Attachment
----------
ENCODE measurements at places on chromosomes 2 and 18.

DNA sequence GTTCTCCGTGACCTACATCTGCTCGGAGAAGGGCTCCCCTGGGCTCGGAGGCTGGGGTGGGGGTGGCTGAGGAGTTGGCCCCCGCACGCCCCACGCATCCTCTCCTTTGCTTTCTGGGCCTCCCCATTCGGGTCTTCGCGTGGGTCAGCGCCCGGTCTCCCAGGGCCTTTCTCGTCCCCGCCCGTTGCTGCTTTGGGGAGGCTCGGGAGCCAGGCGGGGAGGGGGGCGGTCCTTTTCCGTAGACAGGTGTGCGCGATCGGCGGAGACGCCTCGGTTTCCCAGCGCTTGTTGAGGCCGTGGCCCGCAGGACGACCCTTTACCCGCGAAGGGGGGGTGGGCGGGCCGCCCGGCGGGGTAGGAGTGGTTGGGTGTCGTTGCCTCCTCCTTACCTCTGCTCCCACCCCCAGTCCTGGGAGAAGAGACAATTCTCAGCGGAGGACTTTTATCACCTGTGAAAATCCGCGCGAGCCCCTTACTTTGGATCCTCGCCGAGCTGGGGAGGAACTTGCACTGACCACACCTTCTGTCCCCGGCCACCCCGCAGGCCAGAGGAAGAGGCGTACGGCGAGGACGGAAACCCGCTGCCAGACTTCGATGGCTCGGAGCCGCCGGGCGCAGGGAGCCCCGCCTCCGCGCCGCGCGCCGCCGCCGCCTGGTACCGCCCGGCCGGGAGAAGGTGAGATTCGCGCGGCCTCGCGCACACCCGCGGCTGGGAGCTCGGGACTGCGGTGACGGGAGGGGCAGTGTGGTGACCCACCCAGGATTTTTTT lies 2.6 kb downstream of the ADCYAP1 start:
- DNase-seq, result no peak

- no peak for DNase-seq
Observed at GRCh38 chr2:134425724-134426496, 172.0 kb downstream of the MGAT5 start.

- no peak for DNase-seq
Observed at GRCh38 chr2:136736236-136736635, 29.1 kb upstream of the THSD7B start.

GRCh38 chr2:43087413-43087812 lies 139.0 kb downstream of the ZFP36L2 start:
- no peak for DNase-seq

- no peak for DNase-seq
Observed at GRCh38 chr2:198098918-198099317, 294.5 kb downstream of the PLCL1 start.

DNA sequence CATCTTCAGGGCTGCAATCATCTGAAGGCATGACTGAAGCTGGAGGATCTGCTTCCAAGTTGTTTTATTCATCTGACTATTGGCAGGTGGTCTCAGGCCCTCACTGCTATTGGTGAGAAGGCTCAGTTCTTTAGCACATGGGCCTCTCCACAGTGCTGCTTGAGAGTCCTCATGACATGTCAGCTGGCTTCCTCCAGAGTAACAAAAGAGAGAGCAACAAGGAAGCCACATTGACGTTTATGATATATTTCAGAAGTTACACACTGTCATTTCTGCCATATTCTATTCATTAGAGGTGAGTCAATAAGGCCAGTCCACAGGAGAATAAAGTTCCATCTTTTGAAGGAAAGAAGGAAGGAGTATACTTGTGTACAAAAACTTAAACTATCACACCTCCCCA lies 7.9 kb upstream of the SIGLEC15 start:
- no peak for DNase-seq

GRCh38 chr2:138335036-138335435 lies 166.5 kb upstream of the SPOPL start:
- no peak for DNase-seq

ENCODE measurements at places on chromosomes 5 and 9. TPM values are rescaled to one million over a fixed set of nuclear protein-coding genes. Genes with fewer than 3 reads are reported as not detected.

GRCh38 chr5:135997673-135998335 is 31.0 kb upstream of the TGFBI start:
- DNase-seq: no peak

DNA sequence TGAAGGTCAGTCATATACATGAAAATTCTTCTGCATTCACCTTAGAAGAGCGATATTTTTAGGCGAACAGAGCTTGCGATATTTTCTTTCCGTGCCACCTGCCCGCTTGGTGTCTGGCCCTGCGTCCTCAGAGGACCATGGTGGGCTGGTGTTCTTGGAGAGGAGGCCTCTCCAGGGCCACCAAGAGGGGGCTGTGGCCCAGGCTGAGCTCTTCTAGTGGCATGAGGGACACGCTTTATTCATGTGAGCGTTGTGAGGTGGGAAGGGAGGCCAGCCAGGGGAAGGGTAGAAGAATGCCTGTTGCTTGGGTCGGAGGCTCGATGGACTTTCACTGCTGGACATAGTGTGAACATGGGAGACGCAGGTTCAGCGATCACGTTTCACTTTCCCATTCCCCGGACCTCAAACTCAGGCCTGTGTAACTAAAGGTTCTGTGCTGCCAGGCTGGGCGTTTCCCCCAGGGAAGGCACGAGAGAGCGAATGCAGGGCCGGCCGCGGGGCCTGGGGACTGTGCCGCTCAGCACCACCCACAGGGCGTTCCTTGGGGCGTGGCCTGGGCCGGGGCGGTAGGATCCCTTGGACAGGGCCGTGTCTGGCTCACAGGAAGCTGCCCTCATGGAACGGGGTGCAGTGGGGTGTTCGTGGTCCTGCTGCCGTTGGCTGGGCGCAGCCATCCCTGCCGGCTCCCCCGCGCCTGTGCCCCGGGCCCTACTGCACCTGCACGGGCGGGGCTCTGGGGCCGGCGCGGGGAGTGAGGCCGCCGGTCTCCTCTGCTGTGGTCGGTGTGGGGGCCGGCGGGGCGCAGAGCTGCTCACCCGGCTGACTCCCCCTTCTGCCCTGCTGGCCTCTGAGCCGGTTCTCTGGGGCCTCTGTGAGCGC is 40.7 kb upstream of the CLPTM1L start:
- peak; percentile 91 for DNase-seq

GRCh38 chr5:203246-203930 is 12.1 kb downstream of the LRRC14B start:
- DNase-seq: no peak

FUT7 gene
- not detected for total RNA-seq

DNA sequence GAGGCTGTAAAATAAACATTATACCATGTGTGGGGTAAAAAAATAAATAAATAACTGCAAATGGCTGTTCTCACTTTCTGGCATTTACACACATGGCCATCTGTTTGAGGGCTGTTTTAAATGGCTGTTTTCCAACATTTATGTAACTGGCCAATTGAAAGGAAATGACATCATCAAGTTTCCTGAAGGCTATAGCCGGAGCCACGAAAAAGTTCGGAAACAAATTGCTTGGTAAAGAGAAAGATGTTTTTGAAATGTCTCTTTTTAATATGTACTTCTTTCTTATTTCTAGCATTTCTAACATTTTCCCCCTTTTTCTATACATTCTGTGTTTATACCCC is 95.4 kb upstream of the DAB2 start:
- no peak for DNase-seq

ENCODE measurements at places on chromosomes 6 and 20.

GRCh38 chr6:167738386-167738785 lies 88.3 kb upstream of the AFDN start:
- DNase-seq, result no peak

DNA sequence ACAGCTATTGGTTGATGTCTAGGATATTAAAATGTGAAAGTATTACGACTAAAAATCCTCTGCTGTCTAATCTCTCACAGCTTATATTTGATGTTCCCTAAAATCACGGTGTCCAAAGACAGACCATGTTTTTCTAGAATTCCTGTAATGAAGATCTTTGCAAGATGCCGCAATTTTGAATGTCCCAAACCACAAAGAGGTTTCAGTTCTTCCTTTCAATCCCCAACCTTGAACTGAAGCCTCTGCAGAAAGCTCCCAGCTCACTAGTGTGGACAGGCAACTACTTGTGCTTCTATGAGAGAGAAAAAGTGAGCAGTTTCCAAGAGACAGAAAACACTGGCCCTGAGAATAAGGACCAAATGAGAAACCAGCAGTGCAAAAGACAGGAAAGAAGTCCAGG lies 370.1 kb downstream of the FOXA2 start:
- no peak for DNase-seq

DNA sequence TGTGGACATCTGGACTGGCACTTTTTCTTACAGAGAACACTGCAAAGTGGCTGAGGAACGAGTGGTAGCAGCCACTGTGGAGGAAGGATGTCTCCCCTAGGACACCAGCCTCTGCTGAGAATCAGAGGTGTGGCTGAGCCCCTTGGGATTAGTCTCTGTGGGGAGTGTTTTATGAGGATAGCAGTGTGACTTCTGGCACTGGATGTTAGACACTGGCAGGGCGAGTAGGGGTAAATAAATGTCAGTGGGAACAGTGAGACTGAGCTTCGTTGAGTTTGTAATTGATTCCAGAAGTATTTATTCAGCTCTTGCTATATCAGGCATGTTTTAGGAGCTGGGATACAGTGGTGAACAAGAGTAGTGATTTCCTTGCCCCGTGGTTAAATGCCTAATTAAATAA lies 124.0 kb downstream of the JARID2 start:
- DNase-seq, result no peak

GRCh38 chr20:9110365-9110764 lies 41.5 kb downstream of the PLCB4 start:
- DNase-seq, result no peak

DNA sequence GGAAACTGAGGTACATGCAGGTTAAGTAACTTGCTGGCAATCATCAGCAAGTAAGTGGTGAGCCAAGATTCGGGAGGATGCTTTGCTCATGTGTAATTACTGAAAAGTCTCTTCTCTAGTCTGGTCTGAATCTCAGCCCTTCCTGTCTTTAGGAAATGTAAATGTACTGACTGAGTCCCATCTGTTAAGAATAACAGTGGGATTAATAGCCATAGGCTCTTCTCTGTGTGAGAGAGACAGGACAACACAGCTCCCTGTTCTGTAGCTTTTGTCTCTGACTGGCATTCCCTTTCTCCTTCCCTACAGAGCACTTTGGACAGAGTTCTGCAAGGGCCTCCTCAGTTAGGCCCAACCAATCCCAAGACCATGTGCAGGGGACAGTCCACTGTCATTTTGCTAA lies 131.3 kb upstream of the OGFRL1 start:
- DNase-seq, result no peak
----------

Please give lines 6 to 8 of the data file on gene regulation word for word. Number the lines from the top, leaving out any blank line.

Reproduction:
- no peak for DNase-seq
Observed at GRCh38 chr2:136736236-136736635, 29.1 kb upstream of the THSD7B start.

GRCh38 chr2:43087413-43087812 lies 139.0 kb downstream of the ZFP36L2 start: